A driver of economic growth, foreign direct investments (FDI) in the Middle East and North Africa (MENA) peaked in 2006. Weakened by the global financial crisis, Western economies have put a stop to their investments in MENA countries. The democratic transition has, in the process, accelerated the fall of FDI in a context of degraded business climate, legal uncertainty and political instability. FEMISE analyzes the impact on the evolution of foreign direct investment of the political and commercial liberalization process. (FEMISE report FEM41-07).
As a creator of wealth and jobs, foreign direct investment (FDI) enjoyed a boom between 2005 and 2008, particularly in Morocco and Tunisia, with growth rates of 50% and 252% respectively. The foundations of major structuring projects for these two countries were laid, the sovereign state becoming aware of the strategic issue of public-private partnerships (PPP). The launch of the new port of Tangier Med in 2007 illustrates the example of successful PPP and the key role of FDI.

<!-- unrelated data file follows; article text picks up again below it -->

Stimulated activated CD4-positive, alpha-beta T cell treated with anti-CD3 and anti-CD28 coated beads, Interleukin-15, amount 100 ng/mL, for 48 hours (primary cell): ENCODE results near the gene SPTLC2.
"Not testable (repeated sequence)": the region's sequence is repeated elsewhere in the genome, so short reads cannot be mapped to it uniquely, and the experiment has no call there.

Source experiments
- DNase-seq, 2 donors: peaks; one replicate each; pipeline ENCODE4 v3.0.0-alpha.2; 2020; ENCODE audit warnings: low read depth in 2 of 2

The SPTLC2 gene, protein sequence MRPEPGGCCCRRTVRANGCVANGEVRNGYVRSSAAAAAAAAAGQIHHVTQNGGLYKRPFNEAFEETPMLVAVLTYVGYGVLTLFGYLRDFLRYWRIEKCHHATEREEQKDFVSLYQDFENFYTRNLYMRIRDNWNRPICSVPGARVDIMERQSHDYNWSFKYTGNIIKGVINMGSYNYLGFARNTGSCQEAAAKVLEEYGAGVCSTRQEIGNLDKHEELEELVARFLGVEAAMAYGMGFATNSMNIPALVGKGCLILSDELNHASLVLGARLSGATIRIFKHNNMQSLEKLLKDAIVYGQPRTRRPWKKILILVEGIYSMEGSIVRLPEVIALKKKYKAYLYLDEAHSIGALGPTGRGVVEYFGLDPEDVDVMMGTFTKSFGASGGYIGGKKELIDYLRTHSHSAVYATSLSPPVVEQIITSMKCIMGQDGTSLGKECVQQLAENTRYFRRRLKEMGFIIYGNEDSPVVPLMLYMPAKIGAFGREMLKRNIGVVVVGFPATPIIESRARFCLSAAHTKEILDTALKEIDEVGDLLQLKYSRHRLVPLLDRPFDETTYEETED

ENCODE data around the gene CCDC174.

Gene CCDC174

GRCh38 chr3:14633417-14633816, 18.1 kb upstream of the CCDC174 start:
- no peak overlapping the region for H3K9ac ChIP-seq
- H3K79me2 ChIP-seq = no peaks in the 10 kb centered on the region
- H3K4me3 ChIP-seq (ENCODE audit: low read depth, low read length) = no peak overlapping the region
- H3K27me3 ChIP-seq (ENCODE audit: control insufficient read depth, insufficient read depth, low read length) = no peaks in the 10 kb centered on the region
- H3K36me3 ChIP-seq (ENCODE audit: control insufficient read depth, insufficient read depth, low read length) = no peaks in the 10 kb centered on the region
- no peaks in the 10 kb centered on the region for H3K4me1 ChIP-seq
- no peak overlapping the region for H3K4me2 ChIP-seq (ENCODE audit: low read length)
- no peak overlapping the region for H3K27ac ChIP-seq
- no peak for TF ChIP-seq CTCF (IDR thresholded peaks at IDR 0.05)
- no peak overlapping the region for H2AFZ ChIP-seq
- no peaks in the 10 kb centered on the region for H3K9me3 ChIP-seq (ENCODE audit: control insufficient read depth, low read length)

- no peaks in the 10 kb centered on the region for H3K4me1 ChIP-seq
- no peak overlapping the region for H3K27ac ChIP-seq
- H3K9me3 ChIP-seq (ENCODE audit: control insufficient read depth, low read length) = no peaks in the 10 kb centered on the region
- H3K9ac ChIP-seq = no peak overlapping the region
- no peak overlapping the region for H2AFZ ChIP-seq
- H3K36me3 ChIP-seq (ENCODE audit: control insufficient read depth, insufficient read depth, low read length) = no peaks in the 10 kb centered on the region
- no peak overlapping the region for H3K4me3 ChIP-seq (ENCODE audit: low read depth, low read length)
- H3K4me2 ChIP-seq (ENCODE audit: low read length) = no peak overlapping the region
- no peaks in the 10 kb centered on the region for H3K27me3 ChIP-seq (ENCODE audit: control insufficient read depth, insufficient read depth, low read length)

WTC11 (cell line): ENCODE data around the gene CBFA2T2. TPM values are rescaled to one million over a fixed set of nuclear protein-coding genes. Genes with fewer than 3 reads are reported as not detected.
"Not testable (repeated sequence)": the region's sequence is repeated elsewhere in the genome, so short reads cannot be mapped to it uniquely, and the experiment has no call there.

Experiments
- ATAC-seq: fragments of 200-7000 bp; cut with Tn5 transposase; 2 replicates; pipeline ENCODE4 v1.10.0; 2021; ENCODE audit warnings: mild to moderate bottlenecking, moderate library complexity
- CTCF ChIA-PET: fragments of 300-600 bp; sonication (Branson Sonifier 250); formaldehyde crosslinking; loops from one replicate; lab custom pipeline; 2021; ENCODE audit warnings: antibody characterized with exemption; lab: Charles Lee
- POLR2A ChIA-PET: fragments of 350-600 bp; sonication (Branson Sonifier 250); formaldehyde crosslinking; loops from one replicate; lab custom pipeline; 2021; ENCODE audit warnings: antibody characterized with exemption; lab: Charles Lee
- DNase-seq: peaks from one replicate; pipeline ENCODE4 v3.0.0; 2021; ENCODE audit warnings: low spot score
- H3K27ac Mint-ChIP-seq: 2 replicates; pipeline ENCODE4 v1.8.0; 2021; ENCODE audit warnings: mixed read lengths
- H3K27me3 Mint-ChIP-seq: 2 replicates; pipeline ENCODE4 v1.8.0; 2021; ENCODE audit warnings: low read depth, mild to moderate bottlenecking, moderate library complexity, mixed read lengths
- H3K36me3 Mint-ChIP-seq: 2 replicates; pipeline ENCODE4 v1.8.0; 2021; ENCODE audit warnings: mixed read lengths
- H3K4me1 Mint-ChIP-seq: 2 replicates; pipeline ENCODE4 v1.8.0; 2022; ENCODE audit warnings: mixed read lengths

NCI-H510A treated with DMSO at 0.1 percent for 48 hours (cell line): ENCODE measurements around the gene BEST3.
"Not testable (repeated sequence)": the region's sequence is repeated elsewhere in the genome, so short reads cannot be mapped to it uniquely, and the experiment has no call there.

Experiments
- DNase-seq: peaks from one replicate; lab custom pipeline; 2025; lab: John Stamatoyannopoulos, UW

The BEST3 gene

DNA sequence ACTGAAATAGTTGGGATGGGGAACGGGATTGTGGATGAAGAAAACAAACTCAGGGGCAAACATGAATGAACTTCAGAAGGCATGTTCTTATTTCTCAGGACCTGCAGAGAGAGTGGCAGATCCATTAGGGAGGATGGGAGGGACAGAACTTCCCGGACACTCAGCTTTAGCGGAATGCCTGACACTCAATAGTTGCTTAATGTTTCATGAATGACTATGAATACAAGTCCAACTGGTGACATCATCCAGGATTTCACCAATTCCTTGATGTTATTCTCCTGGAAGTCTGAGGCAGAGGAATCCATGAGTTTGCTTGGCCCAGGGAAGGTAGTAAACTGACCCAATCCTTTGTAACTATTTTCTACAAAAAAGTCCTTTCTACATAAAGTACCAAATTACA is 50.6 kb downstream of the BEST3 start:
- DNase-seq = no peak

Disparate situations between producing and non-producing countries
According to OECD figures, inflows fell on average by 27% between 2008 and 2009 and by 13% between 2009 and 2010, reaching $ 11 billion in 2010. In 2009, they contracted by 15% in Jordan , 22% in Morocco and 39% in Tunisia. “All countries in the Middle East and North Africa are below their potential in the 2009-2012 period, with the exception of Iraq, Oman, Egypt and Jordan”, notes Femise, in a report coordinated by Juliette Milgram, economist at the University of Granada. The document analyzes both source and destination countries. It highlights significantly different situations for oil-producing countries. “Obviously, the MENA region should not be considered a homogenous block. Oil exporters can attract investments in natural resources (…), “notes the Femise report.